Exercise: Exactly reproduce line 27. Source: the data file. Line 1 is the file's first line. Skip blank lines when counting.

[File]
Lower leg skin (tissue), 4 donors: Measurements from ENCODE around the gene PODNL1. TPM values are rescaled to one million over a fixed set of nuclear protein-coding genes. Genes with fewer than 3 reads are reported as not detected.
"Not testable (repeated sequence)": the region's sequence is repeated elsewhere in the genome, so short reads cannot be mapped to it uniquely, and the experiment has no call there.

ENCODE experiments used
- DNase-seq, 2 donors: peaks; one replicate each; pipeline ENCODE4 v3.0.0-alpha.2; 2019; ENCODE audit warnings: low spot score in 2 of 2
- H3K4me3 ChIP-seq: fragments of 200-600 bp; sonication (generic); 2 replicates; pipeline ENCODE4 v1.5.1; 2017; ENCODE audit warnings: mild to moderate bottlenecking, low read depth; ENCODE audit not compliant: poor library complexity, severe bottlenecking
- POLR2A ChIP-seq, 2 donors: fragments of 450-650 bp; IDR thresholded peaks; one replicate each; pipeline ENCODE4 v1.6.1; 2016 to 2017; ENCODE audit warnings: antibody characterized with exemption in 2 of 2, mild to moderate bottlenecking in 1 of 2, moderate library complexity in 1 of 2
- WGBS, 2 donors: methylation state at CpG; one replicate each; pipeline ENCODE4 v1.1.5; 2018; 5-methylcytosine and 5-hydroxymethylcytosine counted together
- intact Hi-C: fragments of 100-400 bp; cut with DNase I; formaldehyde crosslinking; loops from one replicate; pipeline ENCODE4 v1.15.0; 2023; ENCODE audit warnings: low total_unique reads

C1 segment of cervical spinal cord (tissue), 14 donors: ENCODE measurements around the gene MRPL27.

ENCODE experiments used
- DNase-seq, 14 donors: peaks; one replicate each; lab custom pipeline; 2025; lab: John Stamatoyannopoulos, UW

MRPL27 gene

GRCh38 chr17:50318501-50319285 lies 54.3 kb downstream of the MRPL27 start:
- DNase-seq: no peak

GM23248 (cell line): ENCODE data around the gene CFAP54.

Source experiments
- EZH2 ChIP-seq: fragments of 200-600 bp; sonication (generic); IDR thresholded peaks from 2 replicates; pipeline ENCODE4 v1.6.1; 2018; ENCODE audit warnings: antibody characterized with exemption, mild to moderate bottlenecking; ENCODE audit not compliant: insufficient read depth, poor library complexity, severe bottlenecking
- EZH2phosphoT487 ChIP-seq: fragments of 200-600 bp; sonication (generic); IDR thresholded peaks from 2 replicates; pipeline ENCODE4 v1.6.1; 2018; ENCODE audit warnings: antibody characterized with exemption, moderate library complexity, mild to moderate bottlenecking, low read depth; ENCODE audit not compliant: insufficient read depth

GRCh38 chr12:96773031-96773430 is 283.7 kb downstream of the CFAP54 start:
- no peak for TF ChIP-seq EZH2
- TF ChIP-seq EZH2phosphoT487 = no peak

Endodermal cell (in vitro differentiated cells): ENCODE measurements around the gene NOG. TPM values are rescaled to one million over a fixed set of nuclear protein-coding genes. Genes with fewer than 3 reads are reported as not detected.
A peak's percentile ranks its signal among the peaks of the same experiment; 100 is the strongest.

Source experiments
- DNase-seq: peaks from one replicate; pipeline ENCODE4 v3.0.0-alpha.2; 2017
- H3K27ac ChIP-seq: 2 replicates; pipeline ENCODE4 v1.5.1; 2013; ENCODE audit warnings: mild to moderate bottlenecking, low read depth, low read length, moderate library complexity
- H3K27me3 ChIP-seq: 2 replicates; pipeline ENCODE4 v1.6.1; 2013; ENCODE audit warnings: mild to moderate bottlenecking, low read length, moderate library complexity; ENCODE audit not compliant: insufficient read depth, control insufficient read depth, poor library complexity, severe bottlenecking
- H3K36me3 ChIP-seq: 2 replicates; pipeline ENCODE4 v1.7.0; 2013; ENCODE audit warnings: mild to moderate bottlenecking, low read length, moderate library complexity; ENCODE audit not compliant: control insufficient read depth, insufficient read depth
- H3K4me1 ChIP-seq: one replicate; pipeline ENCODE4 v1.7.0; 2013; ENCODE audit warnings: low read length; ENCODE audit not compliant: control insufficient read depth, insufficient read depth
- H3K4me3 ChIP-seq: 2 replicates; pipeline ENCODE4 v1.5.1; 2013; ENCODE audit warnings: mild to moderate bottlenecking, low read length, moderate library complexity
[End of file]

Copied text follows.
- H3K27me3 ChIP-seq: 2 replicates; pipeline ENCODE4 v1.6.1; 2013; ENCODE audit warnings: mild to moderate bottlenecking, low read length, moderate library complexity; ENCODE audit not compliant: insufficient read depth, control insufficient read depth, poor library complexity, severe bottlenecking